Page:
Re: GR Proposal: GFDL statement
> also working with Wikipedia, CC, & FSF on licensing issues. I'm an
> academic scientist. I run a 70 processor cluster (Debian stable &
> OpenSSI.) I do synthetic biology. I work on Personal Genomics; my
> mentor's article about the work is the cover story for January's
> Scientific American. I hate proprietary academic publishing, so,
> I'd like to see a "pipeline" from Academic Wikis to Academic Journals
> to Wikipedia. That pipeline will almost certainly be GFDL/CC-BY-SA.
> It's really sad to see blood boil over these licenses. Since I am
> talking to people at FSF & CC regularly, I would be more than happy to
> bring Debian concerns to both groups in a, hopefuly, productive
> fashion. If there's a desire for that, just get in touch with me.
I believe we already have a working group working with CC, and according to
them it's going well and CC is totally cooperative; CC-BY and CC-BY-SA should
be free licenses in their next revision, we believe. I have no idea why
these things take so long or are done so secretively, but all's well that
ends well, right?
As for the GFDL, its problems are well documented.
Feel free to add your voice to the many communicating these license "bugs" to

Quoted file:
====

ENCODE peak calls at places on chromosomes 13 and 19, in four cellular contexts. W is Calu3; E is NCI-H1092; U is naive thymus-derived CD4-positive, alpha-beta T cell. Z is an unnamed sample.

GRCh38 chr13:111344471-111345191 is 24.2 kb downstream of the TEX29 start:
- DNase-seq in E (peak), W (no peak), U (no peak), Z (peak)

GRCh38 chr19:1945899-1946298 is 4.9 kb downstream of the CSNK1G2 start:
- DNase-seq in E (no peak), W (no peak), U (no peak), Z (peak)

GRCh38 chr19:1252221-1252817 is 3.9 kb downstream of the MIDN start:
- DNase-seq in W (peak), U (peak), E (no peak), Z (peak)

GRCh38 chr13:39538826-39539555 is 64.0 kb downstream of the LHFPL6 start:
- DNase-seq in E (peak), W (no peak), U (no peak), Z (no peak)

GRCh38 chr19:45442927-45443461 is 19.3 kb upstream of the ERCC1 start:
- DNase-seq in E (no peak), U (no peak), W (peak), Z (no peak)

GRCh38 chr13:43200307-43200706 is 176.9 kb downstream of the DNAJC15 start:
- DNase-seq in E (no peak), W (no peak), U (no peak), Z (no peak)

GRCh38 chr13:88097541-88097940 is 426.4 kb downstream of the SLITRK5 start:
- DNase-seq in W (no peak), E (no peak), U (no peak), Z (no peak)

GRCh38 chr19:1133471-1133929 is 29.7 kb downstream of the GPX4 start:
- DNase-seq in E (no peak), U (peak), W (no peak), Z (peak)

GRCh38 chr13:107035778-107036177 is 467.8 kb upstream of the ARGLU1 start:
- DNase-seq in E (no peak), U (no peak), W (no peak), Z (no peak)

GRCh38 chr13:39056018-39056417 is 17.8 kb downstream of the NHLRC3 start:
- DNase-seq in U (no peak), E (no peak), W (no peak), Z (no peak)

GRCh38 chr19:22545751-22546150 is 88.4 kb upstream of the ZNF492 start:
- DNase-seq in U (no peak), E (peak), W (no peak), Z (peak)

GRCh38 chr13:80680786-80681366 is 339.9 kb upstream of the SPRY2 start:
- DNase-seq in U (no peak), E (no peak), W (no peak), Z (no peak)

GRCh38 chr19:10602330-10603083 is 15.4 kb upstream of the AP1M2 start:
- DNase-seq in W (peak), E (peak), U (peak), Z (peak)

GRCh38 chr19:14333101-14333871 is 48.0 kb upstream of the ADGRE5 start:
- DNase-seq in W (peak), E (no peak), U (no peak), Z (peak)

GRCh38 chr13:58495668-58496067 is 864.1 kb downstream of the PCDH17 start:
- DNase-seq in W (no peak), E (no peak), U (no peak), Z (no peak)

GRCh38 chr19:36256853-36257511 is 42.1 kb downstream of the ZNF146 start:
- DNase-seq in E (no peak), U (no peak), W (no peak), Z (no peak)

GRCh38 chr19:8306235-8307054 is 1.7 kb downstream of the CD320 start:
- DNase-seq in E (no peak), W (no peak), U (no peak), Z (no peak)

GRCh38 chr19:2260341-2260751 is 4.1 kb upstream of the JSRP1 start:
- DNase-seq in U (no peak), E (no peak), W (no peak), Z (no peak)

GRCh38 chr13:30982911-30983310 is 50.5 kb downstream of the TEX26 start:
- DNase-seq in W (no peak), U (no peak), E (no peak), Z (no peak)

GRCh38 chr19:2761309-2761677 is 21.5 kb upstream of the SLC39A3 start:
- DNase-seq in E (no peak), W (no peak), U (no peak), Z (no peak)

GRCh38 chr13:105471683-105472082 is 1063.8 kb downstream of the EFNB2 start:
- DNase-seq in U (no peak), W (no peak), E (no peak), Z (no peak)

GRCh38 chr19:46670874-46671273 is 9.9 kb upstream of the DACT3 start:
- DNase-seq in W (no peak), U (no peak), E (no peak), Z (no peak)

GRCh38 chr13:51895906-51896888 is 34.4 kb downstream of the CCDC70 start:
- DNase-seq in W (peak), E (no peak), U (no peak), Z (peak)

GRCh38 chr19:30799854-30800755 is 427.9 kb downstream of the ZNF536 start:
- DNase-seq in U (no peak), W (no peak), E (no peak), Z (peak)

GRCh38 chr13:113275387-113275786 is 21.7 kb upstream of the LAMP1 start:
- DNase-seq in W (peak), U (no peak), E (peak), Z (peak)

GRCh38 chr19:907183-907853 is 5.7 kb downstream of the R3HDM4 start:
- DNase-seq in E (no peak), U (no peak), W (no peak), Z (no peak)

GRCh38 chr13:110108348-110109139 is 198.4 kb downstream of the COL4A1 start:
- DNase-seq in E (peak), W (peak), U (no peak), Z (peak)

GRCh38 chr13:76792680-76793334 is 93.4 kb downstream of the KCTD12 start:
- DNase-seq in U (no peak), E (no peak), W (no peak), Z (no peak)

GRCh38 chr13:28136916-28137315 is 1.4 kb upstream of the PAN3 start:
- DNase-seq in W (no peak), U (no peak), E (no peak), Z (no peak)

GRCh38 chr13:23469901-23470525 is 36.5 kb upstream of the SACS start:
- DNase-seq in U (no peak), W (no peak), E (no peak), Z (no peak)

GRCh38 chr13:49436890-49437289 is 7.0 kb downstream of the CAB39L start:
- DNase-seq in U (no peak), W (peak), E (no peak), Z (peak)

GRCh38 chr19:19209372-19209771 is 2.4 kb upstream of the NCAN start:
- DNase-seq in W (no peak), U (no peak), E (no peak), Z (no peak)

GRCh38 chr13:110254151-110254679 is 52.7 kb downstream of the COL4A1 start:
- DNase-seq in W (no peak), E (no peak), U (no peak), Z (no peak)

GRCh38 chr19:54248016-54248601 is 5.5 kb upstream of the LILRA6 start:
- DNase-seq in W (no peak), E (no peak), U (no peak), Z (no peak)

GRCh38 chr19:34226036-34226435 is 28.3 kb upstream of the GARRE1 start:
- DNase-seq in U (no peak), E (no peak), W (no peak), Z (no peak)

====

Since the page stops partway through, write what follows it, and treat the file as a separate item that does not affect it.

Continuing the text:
the FSF. Our hope is that we can get the license fixed up so that GFDL docs
*without* invariant sections are DFSG-free, since there doesn't seem to be a
fundamental difference of opinion there. Regarding invariant sections, there
appears to be a fundamental and perhaps irreconcilable difference of opinion
between Debian and RMS (I won't say between Debian and the FSF, because most
GNU contributors I know are on Debian's side here.)
The FSF unfortunately has been less than helpful. Supposedly there is a
secret committee of Debian people talking with the FSF about it, but we have
heard no news of progress. Meanwhile GNU documentation suffers because many
contributors (like me) will not contribute substantial work to
Nathanael Nerode <firstname.lastname@example.org>
Make sure your vote will count.